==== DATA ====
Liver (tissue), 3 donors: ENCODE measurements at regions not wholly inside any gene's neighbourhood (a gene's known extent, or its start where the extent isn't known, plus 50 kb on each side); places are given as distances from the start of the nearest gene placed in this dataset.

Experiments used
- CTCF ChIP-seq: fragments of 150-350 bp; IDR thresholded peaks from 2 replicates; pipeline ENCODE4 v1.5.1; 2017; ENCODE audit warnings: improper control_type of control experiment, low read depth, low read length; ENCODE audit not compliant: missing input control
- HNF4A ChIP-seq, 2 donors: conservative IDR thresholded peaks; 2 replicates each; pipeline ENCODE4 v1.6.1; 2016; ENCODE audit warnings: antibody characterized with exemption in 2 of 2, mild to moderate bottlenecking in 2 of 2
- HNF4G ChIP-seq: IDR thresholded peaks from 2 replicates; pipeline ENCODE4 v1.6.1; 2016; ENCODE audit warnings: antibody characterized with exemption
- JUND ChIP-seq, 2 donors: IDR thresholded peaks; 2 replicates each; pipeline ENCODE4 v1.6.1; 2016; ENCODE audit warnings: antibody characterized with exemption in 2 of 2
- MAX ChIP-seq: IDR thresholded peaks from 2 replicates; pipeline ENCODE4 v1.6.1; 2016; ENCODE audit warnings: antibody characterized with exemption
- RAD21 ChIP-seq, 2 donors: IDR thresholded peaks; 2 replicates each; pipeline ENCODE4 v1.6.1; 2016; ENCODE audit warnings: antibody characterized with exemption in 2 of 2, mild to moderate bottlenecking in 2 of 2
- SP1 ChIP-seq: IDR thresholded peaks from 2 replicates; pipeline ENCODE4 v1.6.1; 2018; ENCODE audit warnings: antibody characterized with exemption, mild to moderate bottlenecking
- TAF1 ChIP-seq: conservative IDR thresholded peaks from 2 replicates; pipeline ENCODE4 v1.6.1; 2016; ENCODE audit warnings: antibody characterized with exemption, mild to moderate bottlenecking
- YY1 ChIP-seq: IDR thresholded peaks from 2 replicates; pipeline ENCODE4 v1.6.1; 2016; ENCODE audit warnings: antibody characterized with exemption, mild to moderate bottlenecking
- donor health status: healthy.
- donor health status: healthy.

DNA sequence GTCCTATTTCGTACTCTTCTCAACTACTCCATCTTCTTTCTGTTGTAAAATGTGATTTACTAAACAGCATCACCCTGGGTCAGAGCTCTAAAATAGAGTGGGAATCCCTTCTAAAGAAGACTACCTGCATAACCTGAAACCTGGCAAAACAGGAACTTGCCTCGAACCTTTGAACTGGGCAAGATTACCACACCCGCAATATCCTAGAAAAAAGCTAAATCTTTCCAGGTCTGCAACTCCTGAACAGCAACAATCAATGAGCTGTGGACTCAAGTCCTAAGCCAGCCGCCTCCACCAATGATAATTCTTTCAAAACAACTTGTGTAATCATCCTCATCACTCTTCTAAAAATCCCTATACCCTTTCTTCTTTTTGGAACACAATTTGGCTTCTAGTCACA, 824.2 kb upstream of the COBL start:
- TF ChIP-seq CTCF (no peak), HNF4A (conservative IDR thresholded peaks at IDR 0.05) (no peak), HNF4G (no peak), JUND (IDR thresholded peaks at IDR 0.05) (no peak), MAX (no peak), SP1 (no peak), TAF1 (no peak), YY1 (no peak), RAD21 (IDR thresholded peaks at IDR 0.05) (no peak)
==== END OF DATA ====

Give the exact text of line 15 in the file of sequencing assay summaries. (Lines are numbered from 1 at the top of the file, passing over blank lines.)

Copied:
- TF ChIP-seq CTCF (no peak), HNF4A (conservative IDR thresholded peaks at IDR 0.05) (no peak), HNF4G (no peak), JUND (IDR thresholded peaks at IDR 0.05) (no peak), MAX (no peak), SP1 (no peak), TAF1 (no peak), YY1 (no peak), RAD21 (IDR thresholded peaks at IDR 0.05) (no peak)